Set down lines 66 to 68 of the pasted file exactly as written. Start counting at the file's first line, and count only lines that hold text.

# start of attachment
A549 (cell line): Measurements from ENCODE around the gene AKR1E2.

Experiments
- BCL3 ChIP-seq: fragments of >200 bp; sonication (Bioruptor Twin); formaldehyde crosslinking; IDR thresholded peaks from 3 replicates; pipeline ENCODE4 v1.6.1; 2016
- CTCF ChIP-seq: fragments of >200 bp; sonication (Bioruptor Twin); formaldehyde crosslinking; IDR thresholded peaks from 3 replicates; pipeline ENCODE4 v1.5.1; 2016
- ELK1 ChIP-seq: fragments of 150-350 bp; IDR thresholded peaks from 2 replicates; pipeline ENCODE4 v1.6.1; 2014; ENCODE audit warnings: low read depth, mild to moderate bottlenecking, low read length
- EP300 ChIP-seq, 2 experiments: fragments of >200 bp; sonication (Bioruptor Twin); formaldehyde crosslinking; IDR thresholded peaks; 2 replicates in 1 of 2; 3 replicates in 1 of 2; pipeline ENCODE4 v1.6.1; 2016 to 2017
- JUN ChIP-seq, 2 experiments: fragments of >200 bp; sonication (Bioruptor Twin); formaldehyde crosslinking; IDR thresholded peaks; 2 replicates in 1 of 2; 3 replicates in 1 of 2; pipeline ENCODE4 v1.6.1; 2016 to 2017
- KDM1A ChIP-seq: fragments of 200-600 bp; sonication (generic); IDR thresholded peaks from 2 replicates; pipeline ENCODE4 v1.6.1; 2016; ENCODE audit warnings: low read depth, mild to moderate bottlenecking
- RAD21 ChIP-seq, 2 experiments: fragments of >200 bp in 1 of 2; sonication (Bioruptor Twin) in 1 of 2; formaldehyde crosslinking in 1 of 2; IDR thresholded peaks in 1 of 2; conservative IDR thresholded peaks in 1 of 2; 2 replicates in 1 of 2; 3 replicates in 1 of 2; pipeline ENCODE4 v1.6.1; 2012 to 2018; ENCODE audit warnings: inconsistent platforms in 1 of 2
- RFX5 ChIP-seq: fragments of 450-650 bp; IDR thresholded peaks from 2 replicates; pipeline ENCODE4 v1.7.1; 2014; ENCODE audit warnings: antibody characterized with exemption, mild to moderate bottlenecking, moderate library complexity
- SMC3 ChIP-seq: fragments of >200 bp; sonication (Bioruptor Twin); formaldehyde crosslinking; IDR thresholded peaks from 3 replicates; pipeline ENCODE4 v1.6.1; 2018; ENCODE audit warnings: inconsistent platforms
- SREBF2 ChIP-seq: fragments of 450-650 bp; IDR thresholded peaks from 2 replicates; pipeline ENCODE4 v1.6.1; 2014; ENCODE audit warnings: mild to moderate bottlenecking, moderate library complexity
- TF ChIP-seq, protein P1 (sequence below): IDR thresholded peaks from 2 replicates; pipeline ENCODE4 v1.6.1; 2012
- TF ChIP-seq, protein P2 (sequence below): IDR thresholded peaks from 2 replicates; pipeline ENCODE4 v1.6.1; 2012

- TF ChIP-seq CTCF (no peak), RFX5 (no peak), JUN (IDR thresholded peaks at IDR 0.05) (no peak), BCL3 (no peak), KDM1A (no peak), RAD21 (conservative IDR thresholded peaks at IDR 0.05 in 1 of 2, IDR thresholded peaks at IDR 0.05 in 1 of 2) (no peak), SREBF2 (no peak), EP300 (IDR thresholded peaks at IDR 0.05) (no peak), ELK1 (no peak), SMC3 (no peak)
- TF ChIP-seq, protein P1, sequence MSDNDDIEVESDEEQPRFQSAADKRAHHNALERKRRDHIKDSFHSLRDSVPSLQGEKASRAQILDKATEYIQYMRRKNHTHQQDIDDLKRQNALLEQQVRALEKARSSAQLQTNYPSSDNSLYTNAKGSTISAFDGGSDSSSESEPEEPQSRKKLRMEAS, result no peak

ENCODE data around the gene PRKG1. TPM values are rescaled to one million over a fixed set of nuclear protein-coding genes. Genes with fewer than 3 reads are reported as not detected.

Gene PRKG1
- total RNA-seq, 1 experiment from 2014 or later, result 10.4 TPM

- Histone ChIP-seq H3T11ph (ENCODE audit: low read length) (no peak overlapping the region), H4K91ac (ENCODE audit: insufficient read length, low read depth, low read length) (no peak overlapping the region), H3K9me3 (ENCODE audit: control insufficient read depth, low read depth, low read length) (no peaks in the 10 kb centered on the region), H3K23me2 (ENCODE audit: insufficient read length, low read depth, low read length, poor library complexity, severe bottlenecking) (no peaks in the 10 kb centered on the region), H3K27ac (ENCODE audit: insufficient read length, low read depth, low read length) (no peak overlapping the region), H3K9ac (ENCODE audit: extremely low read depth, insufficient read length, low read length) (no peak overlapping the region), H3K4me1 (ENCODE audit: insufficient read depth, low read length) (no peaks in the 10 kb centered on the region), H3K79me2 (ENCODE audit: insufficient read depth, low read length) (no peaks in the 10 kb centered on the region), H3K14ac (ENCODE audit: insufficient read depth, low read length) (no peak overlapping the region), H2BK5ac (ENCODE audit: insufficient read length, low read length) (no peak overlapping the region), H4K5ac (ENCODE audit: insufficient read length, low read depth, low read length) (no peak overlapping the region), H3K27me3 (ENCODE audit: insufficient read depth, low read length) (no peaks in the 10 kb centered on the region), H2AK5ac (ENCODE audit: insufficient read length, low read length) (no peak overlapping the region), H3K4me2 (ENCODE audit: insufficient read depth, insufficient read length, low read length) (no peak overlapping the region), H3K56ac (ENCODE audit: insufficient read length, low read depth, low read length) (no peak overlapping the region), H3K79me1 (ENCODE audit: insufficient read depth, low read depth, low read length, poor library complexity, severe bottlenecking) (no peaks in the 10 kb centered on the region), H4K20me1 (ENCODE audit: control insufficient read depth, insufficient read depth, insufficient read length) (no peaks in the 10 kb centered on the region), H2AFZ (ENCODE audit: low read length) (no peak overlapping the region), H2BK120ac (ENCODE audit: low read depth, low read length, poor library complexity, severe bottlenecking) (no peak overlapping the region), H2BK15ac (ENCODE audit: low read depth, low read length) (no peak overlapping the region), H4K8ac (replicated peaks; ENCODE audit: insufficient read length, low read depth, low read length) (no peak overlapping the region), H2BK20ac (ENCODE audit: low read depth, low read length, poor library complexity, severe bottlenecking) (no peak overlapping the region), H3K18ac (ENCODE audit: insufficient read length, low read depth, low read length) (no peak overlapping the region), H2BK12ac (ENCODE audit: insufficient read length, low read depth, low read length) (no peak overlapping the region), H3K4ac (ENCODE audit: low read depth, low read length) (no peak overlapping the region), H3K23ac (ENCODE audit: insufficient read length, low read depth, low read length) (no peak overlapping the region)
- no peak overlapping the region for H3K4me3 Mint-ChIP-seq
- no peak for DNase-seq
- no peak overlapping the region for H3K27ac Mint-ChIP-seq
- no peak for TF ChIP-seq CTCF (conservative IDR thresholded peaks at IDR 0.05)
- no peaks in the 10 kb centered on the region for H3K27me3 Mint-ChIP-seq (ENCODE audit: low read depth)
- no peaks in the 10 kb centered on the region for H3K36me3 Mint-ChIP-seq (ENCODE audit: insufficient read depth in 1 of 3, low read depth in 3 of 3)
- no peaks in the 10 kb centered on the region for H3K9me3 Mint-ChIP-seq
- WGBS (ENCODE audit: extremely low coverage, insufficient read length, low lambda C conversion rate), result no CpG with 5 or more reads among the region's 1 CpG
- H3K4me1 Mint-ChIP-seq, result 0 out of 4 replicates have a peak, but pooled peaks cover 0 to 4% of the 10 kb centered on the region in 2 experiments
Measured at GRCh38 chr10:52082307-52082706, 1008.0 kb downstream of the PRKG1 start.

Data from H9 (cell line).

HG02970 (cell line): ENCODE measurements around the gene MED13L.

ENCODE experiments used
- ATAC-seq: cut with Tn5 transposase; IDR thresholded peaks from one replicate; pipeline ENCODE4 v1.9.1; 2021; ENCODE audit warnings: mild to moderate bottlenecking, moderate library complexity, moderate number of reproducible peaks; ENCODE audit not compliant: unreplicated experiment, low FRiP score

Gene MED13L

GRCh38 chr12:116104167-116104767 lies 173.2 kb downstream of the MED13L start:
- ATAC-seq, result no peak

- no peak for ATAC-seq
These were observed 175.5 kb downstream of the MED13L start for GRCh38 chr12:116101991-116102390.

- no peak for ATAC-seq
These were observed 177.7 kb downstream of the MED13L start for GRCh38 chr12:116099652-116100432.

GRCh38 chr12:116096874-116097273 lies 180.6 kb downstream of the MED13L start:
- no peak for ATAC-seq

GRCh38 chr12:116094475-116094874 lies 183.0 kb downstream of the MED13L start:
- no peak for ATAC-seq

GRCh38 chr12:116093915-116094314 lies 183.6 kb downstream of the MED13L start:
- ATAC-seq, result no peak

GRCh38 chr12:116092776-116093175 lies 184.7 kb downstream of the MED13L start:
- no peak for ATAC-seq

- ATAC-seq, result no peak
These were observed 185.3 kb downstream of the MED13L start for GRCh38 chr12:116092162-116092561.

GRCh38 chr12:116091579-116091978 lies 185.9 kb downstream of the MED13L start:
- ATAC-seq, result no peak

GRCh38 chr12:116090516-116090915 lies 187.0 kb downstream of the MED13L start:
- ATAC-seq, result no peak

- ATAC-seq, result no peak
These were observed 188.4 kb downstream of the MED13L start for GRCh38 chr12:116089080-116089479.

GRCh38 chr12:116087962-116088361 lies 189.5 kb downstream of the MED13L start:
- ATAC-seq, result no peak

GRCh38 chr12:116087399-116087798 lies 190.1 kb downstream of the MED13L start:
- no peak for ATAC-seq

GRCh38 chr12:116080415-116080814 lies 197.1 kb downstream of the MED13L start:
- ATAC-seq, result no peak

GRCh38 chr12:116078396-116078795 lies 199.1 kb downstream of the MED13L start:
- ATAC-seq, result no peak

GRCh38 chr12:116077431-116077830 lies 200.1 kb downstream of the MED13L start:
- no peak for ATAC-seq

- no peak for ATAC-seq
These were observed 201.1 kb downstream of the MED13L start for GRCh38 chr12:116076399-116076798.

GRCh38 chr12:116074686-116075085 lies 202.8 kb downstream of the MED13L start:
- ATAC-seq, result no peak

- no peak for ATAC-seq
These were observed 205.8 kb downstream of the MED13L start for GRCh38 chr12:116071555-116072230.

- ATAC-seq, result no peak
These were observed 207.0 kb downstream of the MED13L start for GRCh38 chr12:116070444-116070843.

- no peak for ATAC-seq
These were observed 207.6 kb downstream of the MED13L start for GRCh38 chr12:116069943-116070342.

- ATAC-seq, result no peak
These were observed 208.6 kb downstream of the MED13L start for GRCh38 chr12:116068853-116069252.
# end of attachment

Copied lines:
GRCh38 chr12:116077431-116077830 lies 200.1 kb downstream of the MED13L start:
- no peak for ATAC-seq

- no peak for ATAC-seq